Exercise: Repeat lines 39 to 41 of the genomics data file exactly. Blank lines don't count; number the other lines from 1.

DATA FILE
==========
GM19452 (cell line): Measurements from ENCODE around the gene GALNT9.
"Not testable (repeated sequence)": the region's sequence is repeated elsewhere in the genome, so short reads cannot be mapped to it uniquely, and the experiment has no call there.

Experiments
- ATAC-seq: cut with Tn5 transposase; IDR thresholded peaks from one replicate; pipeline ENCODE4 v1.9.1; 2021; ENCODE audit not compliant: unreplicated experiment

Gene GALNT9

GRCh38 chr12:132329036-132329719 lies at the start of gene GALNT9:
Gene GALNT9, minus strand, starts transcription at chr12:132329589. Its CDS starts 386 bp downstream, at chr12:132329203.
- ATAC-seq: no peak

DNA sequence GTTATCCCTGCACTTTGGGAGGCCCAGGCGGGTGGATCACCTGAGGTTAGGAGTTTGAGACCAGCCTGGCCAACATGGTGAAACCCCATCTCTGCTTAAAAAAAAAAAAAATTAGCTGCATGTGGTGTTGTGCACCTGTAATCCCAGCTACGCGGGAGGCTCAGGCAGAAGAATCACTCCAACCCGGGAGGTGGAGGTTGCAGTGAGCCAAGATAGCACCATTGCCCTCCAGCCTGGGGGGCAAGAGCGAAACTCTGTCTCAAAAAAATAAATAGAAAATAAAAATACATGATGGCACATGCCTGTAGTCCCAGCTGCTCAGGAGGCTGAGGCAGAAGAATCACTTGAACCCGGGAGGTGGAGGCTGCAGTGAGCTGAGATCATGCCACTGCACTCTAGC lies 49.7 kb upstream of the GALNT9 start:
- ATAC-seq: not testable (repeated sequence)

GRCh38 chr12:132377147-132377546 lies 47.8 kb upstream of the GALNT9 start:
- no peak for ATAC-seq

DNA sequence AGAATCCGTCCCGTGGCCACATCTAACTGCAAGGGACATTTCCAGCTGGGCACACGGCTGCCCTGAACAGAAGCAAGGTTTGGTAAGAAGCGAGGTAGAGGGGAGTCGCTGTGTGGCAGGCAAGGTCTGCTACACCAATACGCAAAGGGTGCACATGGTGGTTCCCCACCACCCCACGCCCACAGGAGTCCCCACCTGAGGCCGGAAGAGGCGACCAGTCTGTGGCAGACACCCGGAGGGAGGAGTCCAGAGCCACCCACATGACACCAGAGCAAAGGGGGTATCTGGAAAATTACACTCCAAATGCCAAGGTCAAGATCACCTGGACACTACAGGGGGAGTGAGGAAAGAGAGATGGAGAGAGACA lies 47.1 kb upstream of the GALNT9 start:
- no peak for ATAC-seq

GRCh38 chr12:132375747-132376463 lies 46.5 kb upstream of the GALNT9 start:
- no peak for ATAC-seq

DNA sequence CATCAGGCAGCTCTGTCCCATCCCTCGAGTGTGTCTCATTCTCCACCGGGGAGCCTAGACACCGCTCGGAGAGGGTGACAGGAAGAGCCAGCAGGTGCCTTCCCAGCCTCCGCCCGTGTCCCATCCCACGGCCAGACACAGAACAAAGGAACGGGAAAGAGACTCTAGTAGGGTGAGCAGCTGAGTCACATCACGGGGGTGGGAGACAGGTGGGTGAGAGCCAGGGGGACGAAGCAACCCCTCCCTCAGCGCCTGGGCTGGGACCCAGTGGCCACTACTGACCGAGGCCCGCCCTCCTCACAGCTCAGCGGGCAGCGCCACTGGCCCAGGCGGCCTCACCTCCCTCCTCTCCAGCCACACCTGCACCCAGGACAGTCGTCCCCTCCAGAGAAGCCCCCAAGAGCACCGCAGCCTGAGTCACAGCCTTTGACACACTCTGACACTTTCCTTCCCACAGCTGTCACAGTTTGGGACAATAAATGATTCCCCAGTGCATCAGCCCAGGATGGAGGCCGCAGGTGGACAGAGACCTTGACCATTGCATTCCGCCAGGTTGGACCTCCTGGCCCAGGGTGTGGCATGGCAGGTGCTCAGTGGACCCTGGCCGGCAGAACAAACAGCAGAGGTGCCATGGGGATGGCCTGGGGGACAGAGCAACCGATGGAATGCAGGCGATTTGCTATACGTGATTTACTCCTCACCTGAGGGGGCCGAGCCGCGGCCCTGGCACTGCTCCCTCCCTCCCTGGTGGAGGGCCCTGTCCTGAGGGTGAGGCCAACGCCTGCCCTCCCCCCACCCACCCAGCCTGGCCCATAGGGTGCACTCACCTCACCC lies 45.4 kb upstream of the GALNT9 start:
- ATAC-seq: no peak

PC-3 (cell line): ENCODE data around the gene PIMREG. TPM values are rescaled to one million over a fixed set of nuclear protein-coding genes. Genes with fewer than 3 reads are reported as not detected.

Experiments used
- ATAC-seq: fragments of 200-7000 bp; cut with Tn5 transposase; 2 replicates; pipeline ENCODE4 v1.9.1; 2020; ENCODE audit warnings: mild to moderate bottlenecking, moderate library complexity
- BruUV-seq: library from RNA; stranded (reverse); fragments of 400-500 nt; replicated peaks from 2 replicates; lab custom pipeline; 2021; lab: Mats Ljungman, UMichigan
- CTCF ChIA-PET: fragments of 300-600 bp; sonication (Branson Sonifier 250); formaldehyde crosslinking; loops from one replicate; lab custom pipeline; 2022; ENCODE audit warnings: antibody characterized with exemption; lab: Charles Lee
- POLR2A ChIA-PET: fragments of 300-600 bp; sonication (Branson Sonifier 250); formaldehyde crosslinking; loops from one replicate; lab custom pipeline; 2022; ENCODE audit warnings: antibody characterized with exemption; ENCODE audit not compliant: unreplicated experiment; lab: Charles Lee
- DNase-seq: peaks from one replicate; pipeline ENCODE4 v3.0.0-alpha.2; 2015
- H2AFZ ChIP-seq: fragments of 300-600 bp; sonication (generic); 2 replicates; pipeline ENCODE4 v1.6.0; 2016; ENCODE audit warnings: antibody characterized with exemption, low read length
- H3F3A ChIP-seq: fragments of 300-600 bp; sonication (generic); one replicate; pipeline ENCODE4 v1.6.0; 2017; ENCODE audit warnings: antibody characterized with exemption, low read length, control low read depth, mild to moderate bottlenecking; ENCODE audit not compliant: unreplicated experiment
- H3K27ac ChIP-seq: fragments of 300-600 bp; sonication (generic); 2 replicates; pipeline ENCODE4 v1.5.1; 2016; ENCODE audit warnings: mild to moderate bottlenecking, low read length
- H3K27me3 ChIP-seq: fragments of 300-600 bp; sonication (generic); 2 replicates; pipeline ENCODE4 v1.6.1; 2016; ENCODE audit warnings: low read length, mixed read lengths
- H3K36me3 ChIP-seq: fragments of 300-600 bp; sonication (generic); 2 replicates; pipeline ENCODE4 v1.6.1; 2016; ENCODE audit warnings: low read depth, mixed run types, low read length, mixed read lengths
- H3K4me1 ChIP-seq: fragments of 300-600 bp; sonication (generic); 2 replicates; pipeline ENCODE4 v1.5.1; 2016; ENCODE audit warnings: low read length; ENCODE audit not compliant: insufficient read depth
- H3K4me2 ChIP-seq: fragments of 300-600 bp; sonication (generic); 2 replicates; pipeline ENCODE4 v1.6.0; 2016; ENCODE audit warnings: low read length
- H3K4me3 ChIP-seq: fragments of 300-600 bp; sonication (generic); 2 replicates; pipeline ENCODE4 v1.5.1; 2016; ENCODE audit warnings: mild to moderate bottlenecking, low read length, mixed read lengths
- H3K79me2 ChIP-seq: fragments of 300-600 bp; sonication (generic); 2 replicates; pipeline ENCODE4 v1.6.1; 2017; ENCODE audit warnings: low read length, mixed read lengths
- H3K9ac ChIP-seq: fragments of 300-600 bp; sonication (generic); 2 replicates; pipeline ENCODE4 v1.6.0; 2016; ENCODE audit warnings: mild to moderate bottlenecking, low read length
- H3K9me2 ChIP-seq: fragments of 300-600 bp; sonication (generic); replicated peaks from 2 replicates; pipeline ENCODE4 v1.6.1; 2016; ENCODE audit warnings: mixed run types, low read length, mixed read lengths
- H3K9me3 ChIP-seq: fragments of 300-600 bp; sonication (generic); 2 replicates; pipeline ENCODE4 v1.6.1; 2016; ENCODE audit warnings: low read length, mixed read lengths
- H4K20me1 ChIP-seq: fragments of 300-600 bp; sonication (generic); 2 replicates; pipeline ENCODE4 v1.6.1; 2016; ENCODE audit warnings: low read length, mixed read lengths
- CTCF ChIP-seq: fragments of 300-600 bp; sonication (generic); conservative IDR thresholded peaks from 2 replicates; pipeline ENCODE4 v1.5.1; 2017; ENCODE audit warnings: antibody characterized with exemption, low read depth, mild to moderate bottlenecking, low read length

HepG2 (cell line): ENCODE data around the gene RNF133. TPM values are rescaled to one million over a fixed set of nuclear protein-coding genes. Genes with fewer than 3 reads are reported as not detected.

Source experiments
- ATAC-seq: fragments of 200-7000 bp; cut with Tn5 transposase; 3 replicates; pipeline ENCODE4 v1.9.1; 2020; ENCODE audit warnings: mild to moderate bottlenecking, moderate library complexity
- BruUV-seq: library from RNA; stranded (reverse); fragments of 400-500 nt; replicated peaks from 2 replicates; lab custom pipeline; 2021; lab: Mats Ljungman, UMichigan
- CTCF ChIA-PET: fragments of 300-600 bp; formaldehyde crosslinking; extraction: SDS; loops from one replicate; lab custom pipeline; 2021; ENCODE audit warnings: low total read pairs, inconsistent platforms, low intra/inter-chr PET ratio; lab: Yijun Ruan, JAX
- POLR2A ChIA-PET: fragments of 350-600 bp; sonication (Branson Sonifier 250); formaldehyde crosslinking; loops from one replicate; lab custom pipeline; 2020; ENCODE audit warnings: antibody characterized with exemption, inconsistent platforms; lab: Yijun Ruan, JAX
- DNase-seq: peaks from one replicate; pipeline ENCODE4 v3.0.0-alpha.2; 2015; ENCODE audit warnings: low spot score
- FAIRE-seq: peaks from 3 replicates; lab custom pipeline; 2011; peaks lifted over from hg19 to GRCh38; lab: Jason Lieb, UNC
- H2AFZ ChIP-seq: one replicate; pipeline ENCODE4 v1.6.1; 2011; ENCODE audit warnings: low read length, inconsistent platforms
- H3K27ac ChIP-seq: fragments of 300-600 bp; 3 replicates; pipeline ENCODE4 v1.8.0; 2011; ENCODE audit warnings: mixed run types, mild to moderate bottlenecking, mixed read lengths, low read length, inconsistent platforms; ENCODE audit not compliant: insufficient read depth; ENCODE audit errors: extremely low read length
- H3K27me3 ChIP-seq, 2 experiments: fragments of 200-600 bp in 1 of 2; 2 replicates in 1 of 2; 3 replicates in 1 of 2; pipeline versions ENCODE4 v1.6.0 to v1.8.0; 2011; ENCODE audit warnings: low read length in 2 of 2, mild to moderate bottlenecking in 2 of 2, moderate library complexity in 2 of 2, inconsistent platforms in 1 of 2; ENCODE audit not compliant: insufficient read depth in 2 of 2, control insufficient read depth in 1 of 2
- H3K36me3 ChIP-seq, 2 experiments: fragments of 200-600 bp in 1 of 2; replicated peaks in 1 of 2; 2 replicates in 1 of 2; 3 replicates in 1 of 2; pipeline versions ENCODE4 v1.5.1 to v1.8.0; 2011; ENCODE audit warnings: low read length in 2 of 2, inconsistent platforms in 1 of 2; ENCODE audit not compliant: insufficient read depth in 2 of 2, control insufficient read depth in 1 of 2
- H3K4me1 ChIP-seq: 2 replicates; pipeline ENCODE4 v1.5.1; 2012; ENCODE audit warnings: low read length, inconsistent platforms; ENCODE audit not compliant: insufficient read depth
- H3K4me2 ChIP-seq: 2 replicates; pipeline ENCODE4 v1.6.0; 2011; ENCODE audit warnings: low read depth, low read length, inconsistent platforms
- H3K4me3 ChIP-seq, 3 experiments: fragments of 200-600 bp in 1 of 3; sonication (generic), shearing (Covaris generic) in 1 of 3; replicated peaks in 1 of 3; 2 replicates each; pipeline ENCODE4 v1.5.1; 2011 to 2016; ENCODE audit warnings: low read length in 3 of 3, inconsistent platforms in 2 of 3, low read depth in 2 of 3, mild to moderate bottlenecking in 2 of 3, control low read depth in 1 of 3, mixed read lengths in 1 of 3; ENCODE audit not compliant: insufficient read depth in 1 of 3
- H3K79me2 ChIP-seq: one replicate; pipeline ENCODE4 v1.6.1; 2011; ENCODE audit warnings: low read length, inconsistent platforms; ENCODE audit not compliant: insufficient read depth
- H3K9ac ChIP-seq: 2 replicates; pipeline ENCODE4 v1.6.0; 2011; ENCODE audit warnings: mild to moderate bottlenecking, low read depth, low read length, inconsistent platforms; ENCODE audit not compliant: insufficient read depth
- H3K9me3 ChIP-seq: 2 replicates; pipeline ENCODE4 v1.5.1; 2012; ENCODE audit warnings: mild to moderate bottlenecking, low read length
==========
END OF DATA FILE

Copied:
- CTCF ChIP-seq: fragments of 300-600 bp; sonication (generic); conservative IDR thresholded peaks from 2 replicates; pipeline ENCODE4 v1.5.1; 2017; ENCODE audit warnings: antibody characterized with exemption, low read depth, mild to moderate bottlenecking, low read length

HepG2 (cell line): ENCODE data around the gene RNF133. TPM values are rescaled to one million over a fixed set of nuclear protein-coding genes. Genes with fewer than 3 reads are reported as not detected.

Source experiments